Major engine room revisions are on order for production models. The prototype has a fiberglass athwartship fuel tank forward of the engine. It requires a complex mold and is difficult and costly to build, Whiting says. It will be replaced by a pair of conventional saddles outboard of the engine and a 75-gallon day tank.
The Northern Lights generator, almost out of reach beyond the engine on the prototype, will be moved forward to the space vacated by the fuel tank. The switch also will provide room forward for storing spares and tools.
A bank of 10 AGM batteries is in the lazarette aft. The main battery disconnect switches, located in a side panel of the settee in the saloon, are easily accessible. It's also convenient to be able to switch on the boat's 24-volt system and house lights just after sliding open the door from the cockpit.
Nor'Wester carries four 8D batteries for house use, two for operation of the inverter, two for engine starting, and two more for generator starting. All are 12 volt but are wired to deliver 24 volts to all systems but the 12VDC electronics.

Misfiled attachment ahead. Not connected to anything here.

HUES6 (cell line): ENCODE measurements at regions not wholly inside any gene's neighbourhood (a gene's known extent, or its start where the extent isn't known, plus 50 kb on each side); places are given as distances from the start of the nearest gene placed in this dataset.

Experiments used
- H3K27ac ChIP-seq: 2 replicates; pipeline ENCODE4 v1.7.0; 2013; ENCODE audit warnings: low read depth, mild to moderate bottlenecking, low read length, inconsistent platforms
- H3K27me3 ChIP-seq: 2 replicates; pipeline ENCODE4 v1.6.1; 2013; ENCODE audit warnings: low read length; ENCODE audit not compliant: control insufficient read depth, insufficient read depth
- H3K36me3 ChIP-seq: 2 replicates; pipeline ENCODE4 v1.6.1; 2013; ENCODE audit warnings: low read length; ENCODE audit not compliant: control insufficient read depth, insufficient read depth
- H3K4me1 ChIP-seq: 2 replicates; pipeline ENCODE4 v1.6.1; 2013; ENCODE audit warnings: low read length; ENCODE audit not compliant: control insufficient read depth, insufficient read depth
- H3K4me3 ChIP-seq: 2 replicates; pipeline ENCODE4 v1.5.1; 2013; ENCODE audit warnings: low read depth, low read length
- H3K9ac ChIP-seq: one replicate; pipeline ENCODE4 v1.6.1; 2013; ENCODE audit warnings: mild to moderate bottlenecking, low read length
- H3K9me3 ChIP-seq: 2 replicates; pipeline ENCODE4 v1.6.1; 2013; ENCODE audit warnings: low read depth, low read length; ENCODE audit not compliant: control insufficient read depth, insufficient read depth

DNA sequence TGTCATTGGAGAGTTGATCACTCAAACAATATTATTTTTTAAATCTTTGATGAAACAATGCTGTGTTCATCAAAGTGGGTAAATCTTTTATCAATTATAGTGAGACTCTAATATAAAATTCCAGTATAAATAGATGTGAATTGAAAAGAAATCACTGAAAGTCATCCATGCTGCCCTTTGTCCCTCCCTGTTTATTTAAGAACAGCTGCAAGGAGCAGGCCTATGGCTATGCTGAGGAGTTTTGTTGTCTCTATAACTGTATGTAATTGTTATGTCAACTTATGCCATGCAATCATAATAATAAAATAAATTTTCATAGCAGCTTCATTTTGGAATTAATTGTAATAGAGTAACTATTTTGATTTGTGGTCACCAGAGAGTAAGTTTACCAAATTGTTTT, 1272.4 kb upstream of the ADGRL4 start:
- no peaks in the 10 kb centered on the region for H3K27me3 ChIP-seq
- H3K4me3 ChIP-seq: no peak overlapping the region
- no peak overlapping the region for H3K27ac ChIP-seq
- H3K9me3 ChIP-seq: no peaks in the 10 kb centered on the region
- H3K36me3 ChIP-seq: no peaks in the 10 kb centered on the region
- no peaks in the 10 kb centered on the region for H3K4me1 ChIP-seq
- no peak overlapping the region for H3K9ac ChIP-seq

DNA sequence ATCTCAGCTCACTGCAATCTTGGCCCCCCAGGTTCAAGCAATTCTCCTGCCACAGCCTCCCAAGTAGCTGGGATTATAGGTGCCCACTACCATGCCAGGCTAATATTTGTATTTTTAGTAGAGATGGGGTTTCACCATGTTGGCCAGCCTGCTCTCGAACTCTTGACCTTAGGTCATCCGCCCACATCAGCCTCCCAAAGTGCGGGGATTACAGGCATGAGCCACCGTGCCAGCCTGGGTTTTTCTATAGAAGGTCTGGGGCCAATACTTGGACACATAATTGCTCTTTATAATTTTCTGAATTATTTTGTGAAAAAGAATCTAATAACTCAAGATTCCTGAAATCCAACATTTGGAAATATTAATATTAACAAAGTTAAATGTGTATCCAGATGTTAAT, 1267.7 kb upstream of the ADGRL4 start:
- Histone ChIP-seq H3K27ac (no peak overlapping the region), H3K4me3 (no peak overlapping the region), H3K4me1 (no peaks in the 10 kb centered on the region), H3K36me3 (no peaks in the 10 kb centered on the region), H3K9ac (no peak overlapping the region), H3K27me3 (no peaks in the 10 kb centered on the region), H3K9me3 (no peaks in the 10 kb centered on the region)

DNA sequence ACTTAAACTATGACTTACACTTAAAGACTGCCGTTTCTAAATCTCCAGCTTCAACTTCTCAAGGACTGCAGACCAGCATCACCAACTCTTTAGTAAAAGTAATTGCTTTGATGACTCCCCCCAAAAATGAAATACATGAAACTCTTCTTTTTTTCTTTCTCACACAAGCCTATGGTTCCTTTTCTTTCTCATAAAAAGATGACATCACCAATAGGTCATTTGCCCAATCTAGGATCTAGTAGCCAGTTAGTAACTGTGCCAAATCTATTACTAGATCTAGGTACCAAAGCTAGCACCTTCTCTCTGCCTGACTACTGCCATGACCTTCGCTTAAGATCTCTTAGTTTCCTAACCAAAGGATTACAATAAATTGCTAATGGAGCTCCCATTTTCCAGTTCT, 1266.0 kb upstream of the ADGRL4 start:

Despite its space constraints, the engine room is brightly lighted, and system equipment, from the watermaker to exhaust, can be reached for inspection and service either on hands and knees or scuffing along on the seat of one's pants. A stainless steel safety railing keeps folks from sliding into the engine.
The engine room is well insulated, and the 400hp Cummins has the potential for efficient cruising, if the owner is happy with modest speeds.
On our trial run in Fidalgo Bay and Guemes Channel, Nor'Wester ran smoothly and quietly. At 1460 rpm, we recorded 9 knots by GPS and fuel consumption of 7gph. The boat was loaded with fuel and water, and there were four people on board. There was no wind, and the sea was calm. (The fuel burn information comes from Cummins' SmartCraft engine monitor and reflects engineering calculations embedded in the software. The monitor does not physically measure fuel consumed.)
The calculated fuel burn rate was good, but equally satisfying was the noise level. I measured 58/59 Ascale decibels at that speed. The engine can be heard, but conversation is as easy as in the living room at home. Soundown insulation and tight sealing of bulkhead and sole penetrations keep the diesel racket in the engine room.
At 1630 rpm, the 45 was running at 10 knots, with a fuel burn of 9.9gph. The sound level was 59dBA. At wide-open throttle, the engine was turning 2120 rpm, and the boat was clocking 11.4 knots while burning 21gph (according to the SmartCraft monitor). The noise level was 70/71dBA; that's quieter than most production boats running at slower speeds.